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Full Online Book HomeLong StoriesTogether - Part Two - Chapter 24
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Together - Part Two - Chapter 24 Post by :Jay_White Category :Long Stories Author :Robert Herrick Date :May 2012 Read :3294

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Together - Part Two - Chapter 24

PART TWO CHAPTER XXIV

Isabelle did not go to Vickers as she firmly intended to that summer. Lane offered a stubborn if silent opposition to the idea of her joining her brother,--"so long as that woman is with him." He could not understand Isabelle's passionate longing for her brother, nor the fact that his loyalty to his mistake endeared Vickers all the more to her. She divined the ashes in her brother's heart, the waste in which he dwelt, and the fact that he "had made a complete mess of life" did not subtract from her love. After all, did the others, their respectable acquaintance, often make much of living?

It was not John's opposition, however, that prevented the journey, but the alarming weakness of the Colonel. In spite of his activity and his exercise the old man had been growing perceptibly weaker, and his digestive trouble had developed until the doctors hinted at cancer. To leave the Colonel now and go to the son he had put out of his life would be mere brutality. Vickers might come back, but Mrs. Price felt that this would cause the Colonel more pain than pleasure.

During the spring Isabelle made many expeditions about the city in company with her father, who gave as an excuse for penetrating all sorts of new neighborhoods that he wished to look at his real estate, which was widely scattered. But this was merely an excuse, as Isabelle easily perceived; what he really cared about was to see the city itself, the building, the evidences of growth, of thriving.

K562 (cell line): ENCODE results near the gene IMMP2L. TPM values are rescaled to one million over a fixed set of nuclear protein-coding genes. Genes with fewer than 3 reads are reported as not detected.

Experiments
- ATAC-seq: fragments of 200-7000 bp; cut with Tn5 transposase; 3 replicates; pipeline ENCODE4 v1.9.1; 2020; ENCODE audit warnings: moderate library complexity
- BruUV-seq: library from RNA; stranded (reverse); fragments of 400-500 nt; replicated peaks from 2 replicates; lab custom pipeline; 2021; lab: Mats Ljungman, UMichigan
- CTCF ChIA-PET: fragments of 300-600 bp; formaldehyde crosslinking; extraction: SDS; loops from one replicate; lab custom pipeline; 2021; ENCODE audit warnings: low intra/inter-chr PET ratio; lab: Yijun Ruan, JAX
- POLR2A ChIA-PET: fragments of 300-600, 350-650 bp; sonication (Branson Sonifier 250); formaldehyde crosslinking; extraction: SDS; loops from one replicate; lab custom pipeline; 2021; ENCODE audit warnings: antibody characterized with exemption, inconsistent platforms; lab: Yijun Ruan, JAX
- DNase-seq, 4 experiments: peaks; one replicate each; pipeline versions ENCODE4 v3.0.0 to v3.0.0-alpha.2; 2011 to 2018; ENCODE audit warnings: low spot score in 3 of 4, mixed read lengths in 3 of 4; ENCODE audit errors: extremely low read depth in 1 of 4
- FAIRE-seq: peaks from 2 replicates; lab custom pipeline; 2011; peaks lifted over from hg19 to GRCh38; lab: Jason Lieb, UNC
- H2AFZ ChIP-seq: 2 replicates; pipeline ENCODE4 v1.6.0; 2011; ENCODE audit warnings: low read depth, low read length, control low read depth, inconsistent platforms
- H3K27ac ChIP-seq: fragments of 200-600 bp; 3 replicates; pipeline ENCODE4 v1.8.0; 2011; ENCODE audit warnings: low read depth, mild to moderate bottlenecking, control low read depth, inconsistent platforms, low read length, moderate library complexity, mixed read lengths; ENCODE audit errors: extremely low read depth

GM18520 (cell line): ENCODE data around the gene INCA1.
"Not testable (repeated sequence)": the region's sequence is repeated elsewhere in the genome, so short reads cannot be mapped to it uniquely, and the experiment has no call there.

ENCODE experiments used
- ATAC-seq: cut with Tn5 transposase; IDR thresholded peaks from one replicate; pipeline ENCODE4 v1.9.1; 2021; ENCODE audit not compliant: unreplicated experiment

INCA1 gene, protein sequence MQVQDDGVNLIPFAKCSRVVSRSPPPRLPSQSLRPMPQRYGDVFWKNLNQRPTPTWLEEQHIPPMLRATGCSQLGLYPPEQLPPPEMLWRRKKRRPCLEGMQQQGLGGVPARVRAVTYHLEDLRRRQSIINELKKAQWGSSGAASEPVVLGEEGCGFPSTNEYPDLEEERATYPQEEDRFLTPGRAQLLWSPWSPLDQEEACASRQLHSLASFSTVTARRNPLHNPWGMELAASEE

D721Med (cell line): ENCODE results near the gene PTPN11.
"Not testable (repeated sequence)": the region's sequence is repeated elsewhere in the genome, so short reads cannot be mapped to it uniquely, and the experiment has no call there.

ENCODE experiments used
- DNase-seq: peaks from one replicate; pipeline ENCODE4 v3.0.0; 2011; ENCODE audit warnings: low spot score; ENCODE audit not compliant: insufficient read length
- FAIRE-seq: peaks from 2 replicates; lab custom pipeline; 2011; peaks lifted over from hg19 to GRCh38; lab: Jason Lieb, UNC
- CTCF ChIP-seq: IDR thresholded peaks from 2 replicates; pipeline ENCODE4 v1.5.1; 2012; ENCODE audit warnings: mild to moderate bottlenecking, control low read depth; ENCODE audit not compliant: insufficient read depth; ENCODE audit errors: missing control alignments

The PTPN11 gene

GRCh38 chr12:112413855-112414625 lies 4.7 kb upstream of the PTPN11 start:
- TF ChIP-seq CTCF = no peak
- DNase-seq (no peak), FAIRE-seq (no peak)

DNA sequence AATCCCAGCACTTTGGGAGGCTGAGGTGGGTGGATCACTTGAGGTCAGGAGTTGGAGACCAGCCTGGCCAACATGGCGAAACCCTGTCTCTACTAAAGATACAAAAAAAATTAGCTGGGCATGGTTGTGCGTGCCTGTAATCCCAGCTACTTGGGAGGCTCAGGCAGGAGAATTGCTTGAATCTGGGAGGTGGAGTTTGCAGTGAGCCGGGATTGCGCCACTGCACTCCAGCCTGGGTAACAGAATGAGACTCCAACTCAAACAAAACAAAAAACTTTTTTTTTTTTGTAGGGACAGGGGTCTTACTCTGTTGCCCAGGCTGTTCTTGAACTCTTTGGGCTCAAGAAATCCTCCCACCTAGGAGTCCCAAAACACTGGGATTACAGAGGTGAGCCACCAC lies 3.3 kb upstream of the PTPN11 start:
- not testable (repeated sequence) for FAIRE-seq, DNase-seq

"When your mother and I came to live in the city," he would say, laying a large white hand on his daughter's knee, "it was all swamp out this way,--we used to bring Ezra with us in the early spring and pick pussy-willows. Now look at it!" And what Isabelle saw, when she looked in the direction that the old man waved his hand, was a row of ugly brick apartment houses or little suburban cottages, or brick stores and tenements. There was nothing in the scene, for her, to inspire enthusiasm, and yet the Colonel would smile and gaze fondly out of those kindly blue eyes at the acres of human hive. It was not pride in his shrewd foresight in investing his money, so much as a generous sympathy for the growth of the city, the forthputting of a strong organism.

"I bought this tract in eighty-two," he said, pointing to a stretch of factories and grain elevators. "Had to borrow part of the money to do it. Parrott thought I was a fool, but I knew the time would come when it would be sold by the foot,--folks are born and must work and live," he mused. He made the man drive the car slowly through the rutty street while he looked keenly at the hands pouring from the mills, the elevators, the railroad yards. "Too many of those Polaks," he commented, "but they are better than niggers. It is a great country!"

In the old man's pride there was more than selfish satisfaction, more than flamboyant patriotism over his "big" country; there was an almost pathetic belief in the goodness of life, merely as life. These breeding millions, in this teeming country, were working out their destiny,--on the whole a better destiny than the world had yet seen. And the old man, who had lived his life and fought vitally, felt deep in the inner recesses of his being that all was good; the more chance for the human organism to be born and work out its day, the better. In the eyes of the woman of the newer generation this was a singular-pantheism,--incomprehensible. Unless one were born under favorable conditions, what good was there in the struggle? Mere life was not interesting.

They went, too, to see the site of the coming Exposition. The great trees were being cut down and uprooted to give space for the vast buildings. The Colonel lamented the loss of the trees. "Your mother and I used to come out here Sundays in summer," he said regretfully. "It was a great way from town then--there was only a steam road--and those oaks were grateful, after the heat. I used to lie on the ground and your mother would read to me. She had a very sweet voice, Isabelle!"